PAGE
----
Mostar: A sanctuary for extreme sports lovers

The cultural capital of the Herzegovina region has become a popular spot for adrenaline junkies. Cliff divers especially

“Come on, either jump or don’t”. Honestly, I’m scared to death. My friend is “encouraging” me to jump with him from Stari Most, the famous bridge in the centre of Mostar.

It takes a few second before you hit the cold waters of the Neretva River — croatiatipscom / 50 images /Pixabay
It takes a few seconds before you hit the cold waters of the Neretva River — croatiatipscom / 50 images /Pixabay

27 metres separate the point in the centre of the bridge where you jump from, and the freezing waters of the Neretva River.

I look at the water, take a breath and away I go. After a few seconds of freefall, I hit the water violently. Everything seems fine, but as I splutter and swim, I swear I’ll never do it again. A bad impact against the surface of the water could have had tragic results.

Home to more than sports

And indeed I haven’t jumped from Stari Most again, but I have returned to the cobbled streets of this beautiful Bosnian city that, after leaving behind the harsh years of war and post-conflict, has become a nerve centre for lovers of extreme water sports.

Built in 1557, Mosque of Karadjoz-Beg is one of the most iconic Islamic temples of Mostar — BalkansCat / Shutterstock
Built in 1557, the Karadjoz-Beg mosque is one of the most iconic Islamic temples of Mostar — BalkansCat / Shutterstock

Diving, rafting, canoeing or canyoning are some of the activities that can be done in and around the swiftly-flowing Neretva.

In Mostar, the ringing of the bells of the Catholic cathedral and the call to prayer of the imam of the main Mosque mingle together, creating a strange but pleasant symphony.

Croat Catholics on the western bank and Bosnian Muslims on the eastern shore make the second city of Bosnia-Herzegovina a true crossroads of culture. Let’s discover some of its most emblematic places.

Heights don’t scare me, and after surviving the 27-metre leap, I climb the minaret of the Mosque of Karadjoz-Beg to observe the city from a bird’s eye view.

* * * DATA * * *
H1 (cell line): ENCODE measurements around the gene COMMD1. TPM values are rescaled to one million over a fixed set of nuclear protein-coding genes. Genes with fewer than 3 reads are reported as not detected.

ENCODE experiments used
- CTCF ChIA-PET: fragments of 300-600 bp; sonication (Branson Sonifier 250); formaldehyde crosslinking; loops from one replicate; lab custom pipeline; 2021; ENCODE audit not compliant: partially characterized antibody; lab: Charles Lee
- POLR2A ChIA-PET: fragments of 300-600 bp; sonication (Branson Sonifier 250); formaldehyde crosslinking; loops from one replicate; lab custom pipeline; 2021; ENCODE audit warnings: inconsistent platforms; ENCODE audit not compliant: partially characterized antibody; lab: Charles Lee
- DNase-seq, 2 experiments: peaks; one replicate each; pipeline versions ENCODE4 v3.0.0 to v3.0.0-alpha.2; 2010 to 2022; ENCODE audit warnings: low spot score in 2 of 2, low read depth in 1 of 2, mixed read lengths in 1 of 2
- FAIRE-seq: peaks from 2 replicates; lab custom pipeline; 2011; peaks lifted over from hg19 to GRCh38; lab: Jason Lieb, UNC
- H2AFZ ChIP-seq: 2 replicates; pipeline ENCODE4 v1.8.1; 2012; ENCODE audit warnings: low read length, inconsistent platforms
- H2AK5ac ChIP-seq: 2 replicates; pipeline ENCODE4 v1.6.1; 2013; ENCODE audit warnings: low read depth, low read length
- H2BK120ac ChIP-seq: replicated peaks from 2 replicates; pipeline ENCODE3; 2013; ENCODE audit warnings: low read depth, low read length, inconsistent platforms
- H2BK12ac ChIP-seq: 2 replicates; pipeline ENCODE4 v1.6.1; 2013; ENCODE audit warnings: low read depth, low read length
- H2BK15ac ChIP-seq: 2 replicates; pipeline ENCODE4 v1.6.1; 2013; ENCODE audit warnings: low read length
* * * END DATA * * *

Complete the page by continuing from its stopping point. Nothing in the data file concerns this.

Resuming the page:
Goldsmiths, jewelers and souvenir shops fill the narrow streets of Kujundziluk bazaar — DarioZg / Shutterstock Mostar
Goldsmiths, jewellers and souvenir shops fill the narrow streets of Kujundziluk bazaar — DarioZg / Shutterstock

Built in 1557, during the first century of Ottoman rule, and rebuilt after the war that devastated the country from 1992 to 1995, it’s one of the most iconic Islamic temples of Mostar.

After descending the dozens of steps that separate the sky from the earth, it’s time to head towards the old Kujundziluk bazaar.

Goldsmiths, jewellers and souvenir shops fill the narrow streets of this busy market, where articles of war commemorate the great number of battles that have taken place in the Balkans.

A few meters from this point is the Stari Most (Old Bridge), without a doubt, the true symbol of the city. Life in Mostar – which means ‘fortress on the bridge’ – revolves around this majestic piece of work, erected in 1566 during the sultanate of Suleiman I the Magnificent.

Revival of Stari Most in 2004 was the symbolic relaunch of the city — Shutterstock Mostar
The revival of Stari Most in 2004 was a symbolic relaunch of the city — Shutterstock

Declared a World Heritage Site by UNESCO and flanked by two towers, the Stari Most stood firm for more than four centuries, but on 9th November 1993, it could withstand the howitzers of the Croatian artillery no longer.

Despite being allies against the Bosnian Serbs during the beginning of the conflict, Croats and Bosnians battled each other between 1993 and 1994. And Mostar was the epicentre of this struggle between two communities who had previously maintained years of peaceful coexistence.

That one year of the conflict alone caused thousands of deaths and the destruction of heritage and architecture, reducing parts of the city to dust.